Monday, September 19, 2011

Social Media, First on the Scene

By Sarah Gubara

Long gone are the mornings where you’d see a man in his pajamas, sipping coffee, and reading the newspaper. Instead the likely image is that of a young woman with a Starbucks to-go cup in her hand and a smart phone in the other, browsing her social feed.

A survey conducted by the Pew Project for Excellence in Journalism found that 65% of people cast the internet as their main source of news. While, the Canadian Media Research Consortium found that 43% of social media users get their daily news via recommendations from friends and family on sites like Facebook.

Social media sites, especially Twitter, have proven to be the fastest and most effective way to monitor events and stories as they’re happening. The no commitment 140 character limit on Twitter allows you to quickly browse multiple perspectives and opinions of people around the world on any given topic.

You’ll find that more and more stories break on Twitter first, such as the revolutions in Egypt and India or the crash of Continental Airlines Flight 737, where passenger Mike Wilson was the first to tweet. Another vivid example was the news of Osama Bin Laden’s death as Keith Urbahn, Former Chief of Staff for Donald Rumsfeld tweeted “I’m told by a reputable person they have killed Osama Bin Laden. Hot Damn.” Within 2 minutes, Keith Urbahn’s tweet had been shared over 300 times, stealing thunder away from the Presidential Address that was to come later that night.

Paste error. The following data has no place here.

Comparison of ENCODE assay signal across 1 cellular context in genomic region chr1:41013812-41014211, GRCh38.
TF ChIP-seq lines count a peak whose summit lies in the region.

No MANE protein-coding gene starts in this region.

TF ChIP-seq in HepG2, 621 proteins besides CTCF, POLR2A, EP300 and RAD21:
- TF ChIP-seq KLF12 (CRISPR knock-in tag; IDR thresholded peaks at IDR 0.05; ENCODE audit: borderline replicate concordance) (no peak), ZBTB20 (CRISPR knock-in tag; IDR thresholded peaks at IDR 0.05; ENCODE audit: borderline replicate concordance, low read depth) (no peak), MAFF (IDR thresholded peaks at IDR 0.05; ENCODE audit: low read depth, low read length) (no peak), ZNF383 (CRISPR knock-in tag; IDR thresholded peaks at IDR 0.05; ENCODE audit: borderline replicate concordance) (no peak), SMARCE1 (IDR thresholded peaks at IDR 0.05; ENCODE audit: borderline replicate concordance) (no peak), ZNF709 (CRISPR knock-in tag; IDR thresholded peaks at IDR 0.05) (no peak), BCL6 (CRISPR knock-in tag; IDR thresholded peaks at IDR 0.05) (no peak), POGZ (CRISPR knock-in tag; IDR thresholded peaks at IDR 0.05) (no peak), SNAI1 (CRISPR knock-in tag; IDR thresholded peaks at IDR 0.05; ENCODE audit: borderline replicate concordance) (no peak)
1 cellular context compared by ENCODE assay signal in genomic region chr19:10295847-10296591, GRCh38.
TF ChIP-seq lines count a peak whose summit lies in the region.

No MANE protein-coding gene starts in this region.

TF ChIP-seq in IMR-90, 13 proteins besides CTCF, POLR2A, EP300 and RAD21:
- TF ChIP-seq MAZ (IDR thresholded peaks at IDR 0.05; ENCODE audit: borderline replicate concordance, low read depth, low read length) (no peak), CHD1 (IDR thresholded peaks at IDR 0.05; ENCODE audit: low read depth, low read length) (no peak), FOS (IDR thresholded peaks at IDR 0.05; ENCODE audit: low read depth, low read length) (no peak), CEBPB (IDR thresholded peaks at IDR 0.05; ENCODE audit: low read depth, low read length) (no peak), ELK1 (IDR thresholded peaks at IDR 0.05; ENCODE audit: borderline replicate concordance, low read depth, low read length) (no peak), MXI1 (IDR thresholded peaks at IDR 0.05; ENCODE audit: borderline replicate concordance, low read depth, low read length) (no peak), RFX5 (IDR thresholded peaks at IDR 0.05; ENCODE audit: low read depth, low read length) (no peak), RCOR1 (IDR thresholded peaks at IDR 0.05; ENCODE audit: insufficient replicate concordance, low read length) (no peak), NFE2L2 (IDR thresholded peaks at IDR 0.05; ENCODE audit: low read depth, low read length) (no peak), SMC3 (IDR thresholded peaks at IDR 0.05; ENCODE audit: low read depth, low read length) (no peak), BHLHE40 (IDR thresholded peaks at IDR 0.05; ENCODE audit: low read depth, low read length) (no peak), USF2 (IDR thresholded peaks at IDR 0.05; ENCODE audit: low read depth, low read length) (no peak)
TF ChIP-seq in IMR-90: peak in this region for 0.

The advantage is clear, Social Media has what traditional news sources don’t always have: personality. On Twitter, people contribute their own reactions while sharing news, which makes it not only faster but way more entertaining than traditional outlets.

While news spreads quickly via social media, so do rumors. It’s unbelievable to seen the chain of events and speculations that can ensue from a single tweet. I’m sure you’ve heard of many celebrities who were declared prematurely dead on Twitter including Johnny Depp, Justin Bieber, and Tom Hanks. Although, it can become a challenge to balance social commentary against socially useful news, the novelty of communicating news over social networks is still ingenious. As for the useless chatter that comes along with it, my advice is to follow credible sources and verify content before you start writing your eulogy for Justin Bieber.

Sarah Gubara is the Manager of Social and Digital Media at Maroon PR.  Contact her at

1 comment:

  1. So true. I feel like in an age where you can't trust the media, more and more people are turning to social media. You can usually trust your friends, right?